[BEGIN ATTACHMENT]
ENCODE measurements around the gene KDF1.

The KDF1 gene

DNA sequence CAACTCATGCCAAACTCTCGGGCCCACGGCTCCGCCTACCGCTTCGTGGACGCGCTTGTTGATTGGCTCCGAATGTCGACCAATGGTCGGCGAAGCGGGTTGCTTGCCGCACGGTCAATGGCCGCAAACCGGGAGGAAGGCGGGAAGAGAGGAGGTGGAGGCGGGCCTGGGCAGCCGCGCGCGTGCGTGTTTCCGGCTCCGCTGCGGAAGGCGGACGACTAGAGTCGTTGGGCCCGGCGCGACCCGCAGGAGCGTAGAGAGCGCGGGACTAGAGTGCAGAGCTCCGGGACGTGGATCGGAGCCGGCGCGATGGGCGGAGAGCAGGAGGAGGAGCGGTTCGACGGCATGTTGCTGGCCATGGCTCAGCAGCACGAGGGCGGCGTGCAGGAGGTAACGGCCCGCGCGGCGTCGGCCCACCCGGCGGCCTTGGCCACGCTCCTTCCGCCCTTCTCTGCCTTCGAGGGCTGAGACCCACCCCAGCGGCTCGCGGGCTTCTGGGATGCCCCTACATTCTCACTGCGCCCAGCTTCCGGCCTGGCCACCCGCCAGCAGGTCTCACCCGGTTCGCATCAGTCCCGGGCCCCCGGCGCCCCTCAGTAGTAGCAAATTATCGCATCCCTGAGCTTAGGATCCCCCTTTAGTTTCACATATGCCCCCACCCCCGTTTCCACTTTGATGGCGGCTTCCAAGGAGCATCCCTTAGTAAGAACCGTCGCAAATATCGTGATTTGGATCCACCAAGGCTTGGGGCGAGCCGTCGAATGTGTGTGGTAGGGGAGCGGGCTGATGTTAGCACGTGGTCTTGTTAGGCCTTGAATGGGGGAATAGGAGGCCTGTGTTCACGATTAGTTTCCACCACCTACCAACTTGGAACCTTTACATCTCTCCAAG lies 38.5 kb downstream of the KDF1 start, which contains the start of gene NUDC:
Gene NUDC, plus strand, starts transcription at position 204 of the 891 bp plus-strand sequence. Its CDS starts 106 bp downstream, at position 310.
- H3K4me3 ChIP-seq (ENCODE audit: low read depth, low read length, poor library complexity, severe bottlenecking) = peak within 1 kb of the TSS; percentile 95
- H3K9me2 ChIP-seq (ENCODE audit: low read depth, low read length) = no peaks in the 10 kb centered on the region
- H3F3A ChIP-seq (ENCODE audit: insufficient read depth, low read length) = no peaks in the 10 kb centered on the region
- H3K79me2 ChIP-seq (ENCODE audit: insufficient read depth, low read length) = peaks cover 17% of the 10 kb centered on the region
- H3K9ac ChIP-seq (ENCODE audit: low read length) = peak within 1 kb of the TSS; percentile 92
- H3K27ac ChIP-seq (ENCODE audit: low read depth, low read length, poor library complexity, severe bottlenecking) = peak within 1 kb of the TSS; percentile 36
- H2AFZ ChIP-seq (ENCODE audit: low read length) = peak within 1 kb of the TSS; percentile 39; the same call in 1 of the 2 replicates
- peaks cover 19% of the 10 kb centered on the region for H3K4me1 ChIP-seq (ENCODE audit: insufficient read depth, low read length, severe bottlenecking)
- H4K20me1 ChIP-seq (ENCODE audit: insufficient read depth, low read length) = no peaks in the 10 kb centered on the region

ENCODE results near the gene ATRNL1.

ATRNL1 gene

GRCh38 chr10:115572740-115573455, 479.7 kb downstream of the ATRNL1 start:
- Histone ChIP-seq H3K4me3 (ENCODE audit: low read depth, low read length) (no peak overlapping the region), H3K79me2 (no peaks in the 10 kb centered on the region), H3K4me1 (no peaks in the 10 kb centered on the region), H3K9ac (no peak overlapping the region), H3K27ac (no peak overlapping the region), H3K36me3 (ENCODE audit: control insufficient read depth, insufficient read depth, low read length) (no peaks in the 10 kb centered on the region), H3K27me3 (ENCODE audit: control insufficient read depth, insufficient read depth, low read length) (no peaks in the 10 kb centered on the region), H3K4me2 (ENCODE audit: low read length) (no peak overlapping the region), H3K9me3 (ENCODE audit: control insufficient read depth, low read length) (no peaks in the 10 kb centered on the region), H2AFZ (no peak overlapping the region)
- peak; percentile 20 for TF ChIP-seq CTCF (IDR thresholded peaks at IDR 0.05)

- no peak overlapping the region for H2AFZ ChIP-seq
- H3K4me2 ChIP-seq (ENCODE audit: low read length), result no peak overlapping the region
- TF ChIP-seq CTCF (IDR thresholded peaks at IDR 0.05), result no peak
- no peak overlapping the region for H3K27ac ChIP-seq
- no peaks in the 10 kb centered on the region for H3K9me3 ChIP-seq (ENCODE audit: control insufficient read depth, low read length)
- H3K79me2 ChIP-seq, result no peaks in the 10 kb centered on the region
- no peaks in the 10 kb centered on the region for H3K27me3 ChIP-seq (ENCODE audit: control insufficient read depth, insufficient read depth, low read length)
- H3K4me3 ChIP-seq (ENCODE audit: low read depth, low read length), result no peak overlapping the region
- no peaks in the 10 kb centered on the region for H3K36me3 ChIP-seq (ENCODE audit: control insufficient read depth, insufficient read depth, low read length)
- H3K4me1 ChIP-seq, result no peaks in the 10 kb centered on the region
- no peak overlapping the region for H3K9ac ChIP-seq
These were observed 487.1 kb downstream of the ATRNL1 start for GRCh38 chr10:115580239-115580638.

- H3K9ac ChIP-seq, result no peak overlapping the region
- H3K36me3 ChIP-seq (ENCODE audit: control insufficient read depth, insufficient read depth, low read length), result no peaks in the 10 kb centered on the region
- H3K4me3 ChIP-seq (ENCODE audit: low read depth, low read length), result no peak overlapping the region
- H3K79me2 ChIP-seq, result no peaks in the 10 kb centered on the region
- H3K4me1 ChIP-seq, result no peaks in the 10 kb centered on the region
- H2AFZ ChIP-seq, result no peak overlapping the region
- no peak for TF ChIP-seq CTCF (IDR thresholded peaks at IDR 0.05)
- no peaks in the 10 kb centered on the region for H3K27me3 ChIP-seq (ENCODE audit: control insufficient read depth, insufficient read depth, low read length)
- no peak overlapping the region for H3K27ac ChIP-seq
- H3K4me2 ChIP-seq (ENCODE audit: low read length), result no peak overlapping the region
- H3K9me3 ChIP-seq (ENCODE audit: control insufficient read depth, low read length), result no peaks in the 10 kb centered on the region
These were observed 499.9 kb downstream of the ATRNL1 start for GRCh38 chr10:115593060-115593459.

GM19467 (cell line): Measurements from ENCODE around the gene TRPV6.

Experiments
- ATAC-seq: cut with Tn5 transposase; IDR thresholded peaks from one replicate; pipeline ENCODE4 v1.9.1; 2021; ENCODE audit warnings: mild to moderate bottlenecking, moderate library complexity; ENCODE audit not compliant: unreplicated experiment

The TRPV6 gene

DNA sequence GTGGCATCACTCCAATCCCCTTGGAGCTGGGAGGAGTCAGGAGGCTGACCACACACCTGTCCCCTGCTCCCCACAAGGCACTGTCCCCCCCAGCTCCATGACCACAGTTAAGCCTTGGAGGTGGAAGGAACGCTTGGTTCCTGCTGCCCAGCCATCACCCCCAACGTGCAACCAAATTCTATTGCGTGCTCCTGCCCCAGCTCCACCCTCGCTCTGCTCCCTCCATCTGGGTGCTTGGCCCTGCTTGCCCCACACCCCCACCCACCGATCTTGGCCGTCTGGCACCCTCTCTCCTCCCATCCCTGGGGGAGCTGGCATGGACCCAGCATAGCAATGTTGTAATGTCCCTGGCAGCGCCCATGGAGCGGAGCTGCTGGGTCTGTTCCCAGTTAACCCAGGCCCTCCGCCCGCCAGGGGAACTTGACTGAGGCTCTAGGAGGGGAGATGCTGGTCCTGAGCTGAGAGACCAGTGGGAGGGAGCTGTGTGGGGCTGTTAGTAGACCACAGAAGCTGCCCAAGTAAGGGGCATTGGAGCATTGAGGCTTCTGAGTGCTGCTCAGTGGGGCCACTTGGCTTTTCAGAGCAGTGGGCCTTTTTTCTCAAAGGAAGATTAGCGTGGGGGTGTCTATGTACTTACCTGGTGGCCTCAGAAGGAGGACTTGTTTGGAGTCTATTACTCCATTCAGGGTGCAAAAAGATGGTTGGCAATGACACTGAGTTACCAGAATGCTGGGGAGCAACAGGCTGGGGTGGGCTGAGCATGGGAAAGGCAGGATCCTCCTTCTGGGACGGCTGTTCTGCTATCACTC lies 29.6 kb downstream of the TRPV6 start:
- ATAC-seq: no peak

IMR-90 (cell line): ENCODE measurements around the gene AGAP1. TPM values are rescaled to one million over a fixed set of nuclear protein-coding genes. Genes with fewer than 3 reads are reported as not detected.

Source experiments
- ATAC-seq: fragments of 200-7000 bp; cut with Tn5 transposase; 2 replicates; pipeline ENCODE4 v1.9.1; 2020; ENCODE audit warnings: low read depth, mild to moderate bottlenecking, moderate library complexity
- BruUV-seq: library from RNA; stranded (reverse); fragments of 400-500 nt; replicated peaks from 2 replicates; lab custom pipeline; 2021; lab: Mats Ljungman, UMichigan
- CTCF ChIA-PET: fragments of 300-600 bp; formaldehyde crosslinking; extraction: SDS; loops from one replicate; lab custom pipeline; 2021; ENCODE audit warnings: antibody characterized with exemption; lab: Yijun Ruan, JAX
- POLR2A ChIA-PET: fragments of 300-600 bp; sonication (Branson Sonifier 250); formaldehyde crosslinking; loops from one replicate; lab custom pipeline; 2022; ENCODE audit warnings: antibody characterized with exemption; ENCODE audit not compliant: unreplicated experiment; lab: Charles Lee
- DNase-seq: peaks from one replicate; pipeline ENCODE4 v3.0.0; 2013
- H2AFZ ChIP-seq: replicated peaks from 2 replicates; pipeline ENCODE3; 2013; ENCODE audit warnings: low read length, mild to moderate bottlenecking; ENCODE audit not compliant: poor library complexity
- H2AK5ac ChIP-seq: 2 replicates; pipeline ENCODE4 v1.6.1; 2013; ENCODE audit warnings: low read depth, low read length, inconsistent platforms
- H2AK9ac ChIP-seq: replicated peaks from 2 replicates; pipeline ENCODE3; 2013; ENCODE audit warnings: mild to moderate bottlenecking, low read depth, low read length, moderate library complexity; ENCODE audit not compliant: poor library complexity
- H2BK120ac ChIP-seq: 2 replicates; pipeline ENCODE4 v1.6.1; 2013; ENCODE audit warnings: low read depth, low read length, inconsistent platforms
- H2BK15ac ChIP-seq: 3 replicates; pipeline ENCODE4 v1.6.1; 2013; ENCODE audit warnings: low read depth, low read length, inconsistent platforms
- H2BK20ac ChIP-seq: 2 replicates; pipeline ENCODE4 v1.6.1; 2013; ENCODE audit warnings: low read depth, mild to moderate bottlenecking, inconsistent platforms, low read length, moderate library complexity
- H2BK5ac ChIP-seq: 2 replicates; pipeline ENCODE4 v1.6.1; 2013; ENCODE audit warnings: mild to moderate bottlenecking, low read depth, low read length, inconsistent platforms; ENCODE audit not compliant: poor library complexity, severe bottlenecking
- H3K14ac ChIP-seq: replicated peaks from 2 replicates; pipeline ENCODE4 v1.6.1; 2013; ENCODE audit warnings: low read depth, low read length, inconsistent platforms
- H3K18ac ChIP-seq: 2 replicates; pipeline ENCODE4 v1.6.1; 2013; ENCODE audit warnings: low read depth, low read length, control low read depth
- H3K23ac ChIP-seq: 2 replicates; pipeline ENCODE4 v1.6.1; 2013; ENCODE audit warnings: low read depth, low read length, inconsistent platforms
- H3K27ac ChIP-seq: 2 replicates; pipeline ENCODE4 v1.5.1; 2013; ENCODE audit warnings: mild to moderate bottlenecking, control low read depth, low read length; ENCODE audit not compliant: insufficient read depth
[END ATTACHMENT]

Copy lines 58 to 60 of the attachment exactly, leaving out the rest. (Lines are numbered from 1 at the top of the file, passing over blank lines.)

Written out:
- H2AK9ac ChIP-seq: replicated peaks from 2 replicates; pipeline ENCODE3; 2013; ENCODE audit warnings: mild to moderate bottlenecking, low read depth, low read length, moderate library complexity; ENCODE audit not compliant: poor library complexity
- H2BK120ac ChIP-seq: 2 replicates; pipeline ENCODE4 v1.6.1; 2013; ENCODE audit warnings: low read depth, low read length, inconsistent platforms
- H2BK15ac ChIP-seq: 3 replicates; pipeline ENCODE4 v1.6.1; 2013; ENCODE audit warnings: low read depth, low read length, inconsistent platforms